Future Of Maine Offshore Wind Project Now Uncertain After Political Battle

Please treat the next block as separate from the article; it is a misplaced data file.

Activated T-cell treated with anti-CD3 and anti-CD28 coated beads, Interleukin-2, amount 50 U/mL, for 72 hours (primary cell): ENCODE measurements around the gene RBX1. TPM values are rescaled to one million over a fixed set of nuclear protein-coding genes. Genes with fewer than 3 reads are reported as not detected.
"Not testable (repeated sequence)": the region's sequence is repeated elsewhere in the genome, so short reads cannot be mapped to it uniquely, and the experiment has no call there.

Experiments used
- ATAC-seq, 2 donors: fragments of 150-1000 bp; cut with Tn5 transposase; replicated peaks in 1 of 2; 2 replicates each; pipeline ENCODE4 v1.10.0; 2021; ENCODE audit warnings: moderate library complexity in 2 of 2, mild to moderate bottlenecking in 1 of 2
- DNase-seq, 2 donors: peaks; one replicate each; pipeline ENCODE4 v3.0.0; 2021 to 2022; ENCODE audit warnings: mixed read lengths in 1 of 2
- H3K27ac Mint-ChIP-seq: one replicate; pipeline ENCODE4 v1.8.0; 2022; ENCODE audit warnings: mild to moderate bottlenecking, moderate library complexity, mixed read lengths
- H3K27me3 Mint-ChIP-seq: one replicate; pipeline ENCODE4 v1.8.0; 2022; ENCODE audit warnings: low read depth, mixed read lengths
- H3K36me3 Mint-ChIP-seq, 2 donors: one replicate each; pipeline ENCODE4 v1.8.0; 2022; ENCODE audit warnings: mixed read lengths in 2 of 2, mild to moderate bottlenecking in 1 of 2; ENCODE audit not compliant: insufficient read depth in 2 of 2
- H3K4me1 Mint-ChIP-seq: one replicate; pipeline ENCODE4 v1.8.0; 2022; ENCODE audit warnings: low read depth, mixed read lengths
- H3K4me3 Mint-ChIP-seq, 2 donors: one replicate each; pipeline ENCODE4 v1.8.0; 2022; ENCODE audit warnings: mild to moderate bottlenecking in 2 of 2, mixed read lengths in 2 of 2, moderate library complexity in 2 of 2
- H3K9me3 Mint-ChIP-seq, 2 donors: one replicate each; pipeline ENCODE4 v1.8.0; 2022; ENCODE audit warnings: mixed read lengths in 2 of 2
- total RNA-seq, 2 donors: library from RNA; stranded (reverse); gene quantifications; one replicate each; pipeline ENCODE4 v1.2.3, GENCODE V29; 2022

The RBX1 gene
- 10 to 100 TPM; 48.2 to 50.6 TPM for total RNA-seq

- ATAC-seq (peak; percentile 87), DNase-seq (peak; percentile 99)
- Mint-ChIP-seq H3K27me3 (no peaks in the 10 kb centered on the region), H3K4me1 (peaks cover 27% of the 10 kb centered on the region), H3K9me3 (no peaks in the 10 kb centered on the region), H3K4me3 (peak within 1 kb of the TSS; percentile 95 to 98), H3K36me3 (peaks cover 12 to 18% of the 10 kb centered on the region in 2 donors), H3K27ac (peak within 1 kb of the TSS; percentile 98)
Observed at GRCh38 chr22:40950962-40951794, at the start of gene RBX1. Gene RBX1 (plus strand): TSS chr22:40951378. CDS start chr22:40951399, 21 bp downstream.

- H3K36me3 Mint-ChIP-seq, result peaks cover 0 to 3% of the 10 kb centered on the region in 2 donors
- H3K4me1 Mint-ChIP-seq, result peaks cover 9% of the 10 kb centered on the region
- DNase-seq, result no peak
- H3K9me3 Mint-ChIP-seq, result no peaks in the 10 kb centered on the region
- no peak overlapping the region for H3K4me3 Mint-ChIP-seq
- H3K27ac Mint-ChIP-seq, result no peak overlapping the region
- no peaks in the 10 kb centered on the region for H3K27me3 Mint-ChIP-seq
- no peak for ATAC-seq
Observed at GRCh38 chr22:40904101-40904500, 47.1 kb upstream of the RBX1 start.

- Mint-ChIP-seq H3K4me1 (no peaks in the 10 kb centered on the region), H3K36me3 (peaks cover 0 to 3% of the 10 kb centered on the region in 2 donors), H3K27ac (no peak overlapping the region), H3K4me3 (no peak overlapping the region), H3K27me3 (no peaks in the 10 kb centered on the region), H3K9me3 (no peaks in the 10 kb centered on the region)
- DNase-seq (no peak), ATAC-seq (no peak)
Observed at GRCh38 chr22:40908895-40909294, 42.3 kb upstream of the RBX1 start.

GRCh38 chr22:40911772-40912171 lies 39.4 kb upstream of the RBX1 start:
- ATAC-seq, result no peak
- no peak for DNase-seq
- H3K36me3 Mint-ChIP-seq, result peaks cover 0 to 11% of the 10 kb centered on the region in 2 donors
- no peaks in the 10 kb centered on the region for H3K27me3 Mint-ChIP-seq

A Norweigian based energy company has put their plans to invest in offshore wind power off the coast of Maine on hold.Statoil has informed the Public Utilities Commission of their decision, citing last minute changes to the state’s energy policy made by state lawmakers.Those changes would give the University of Maine a second chance to submit a proposal.Senate Majority Leader Seth Goodall took part in a conference call with Statoil officials on Wednesday as Democratic leaders are now pointing the finger at Governor LePage, saying his “hatred of wind power and offshore wind power” fueled the move to keep Statoil out of Maine.In a letter sent to the PUC from Statoil the company said: “Given the risk and uncertainty created by LD 1472, Statoil is therefore preparing to put the Hywind Maine Project on hold, while we continue to assess the changes made to the law, the total risk picture and progress plan going forward. We will keep the option open to re-initiate project activity if an agreement can be concluded according to the term sheet, and the total risk picture in Maine is acceptable.””They’re the only private interest that has significantly shown interest in funding a project,” said Senate Majority Leader Seth Goodall, a Richmond Democrat. “We’re very supportive of UMaine. But UMaine has not received the financial backing of any companies with the resources to actually make it viable at this point. It’s just a huge disappointment because when was the last time that we’ve had a major international corporation looking at putting roots down in Maine over any other state in the country?”LePage spokesperson Adrienne Bennett denies that accusation, saying the Statoil proposal would have cost Maine ratepayers more than $200 million-and UMaine should have the ability to compete for a project that’s going to benefit the state.The Director of the governor’s Energy Office, Patrick Woodcock says Mainers are paying some of the highest rates for electricity in the country, any additional fees must have dramatic dividends for the Maine economy. “At $200 million Maine should be receiving a significant return on our investment. The Statoil term sheet does nothing specific to grow the Maine economy over the long-term and this announcement raises further questions about how committed this company was to our State for the long-term.”